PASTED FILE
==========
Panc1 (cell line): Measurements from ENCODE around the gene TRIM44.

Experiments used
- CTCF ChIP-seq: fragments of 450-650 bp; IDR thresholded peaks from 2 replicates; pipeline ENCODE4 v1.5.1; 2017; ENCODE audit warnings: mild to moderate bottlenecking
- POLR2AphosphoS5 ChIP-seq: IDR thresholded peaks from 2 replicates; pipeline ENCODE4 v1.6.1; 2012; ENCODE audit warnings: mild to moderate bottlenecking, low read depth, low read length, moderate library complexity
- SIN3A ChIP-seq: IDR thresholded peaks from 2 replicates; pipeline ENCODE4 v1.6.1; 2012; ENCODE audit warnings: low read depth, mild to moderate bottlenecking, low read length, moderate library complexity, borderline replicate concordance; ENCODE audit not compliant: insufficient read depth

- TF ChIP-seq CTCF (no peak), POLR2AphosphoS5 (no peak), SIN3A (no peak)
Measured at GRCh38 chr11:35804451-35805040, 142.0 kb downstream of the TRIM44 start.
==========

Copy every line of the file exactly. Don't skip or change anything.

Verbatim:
Panc1 (cell line): Measurements from ENCODE around the gene TRIM44.

Experiments used
- CTCF ChIP-seq: fragments of 450-650 bp; IDR thresholded peaks from 2 replicates; pipeline ENCODE4 v1.5.1; 2017; ENCODE audit warnings: mild to moderate bottlenecking
- POLR2AphosphoS5 ChIP-seq: IDR thresholded peaks from 2 replicates; pipeline ENCODE4 v1.6.1; 2012; ENCODE audit warnings: mild to moderate bottlenecking, low read depth, low read length, moderate library complexity
- SIN3A ChIP-seq: IDR thresholded peaks from 2 replicates; pipeline ENCODE4 v1.6.1; 2012; ENCODE audit warnings: low read depth, mild to moderate bottlenecking, low read length, moderate library complexity, borderline replicate concordance; ENCODE audit not compliant: insufficient read depth

- TF ChIP-seq CTCF (no peak), POLR2AphosphoS5 (no peak), SIN3A (no peak)
Measured at GRCh38 chr11:35804451-35805040, 142.0 kb downstream of the TRIM44 start.